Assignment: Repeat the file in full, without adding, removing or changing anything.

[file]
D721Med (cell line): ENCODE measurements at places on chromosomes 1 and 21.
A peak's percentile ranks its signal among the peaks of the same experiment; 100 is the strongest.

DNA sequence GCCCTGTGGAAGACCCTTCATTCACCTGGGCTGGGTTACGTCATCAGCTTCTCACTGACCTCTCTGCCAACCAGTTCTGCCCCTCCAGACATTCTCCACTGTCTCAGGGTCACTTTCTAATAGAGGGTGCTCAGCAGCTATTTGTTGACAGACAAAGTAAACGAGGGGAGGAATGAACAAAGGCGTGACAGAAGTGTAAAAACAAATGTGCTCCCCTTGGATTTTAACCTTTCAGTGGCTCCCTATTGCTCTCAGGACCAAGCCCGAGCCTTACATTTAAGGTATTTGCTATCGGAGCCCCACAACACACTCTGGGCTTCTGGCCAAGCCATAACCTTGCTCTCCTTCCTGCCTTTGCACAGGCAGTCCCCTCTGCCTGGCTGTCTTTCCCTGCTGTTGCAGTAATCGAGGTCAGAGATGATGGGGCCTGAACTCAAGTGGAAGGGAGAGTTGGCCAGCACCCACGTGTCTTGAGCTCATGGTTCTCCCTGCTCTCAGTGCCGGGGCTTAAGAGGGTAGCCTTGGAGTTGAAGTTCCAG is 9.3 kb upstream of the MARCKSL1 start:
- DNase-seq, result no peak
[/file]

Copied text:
D721Med (cell line): ENCODE measurements at places on chromosomes 1 and 21.
A peak's percentile ranks its signal among the peaks of the same experiment; 100 is the strongest.

DNA sequence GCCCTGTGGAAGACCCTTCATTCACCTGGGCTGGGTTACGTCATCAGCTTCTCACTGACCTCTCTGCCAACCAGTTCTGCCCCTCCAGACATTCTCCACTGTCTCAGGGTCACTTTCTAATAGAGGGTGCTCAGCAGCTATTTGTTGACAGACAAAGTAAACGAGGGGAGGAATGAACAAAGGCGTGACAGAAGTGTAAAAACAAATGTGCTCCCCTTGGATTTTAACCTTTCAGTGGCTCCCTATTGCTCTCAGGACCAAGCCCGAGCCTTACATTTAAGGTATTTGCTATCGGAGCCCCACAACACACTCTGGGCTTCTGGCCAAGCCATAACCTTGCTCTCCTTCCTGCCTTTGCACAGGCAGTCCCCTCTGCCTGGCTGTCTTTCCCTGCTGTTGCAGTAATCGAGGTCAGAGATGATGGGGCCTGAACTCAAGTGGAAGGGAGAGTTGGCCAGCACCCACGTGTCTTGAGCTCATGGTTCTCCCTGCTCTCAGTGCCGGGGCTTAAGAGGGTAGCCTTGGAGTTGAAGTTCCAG is 9.3 kb upstream of the MARCKSL1 start:
- DNase-seq, result no peak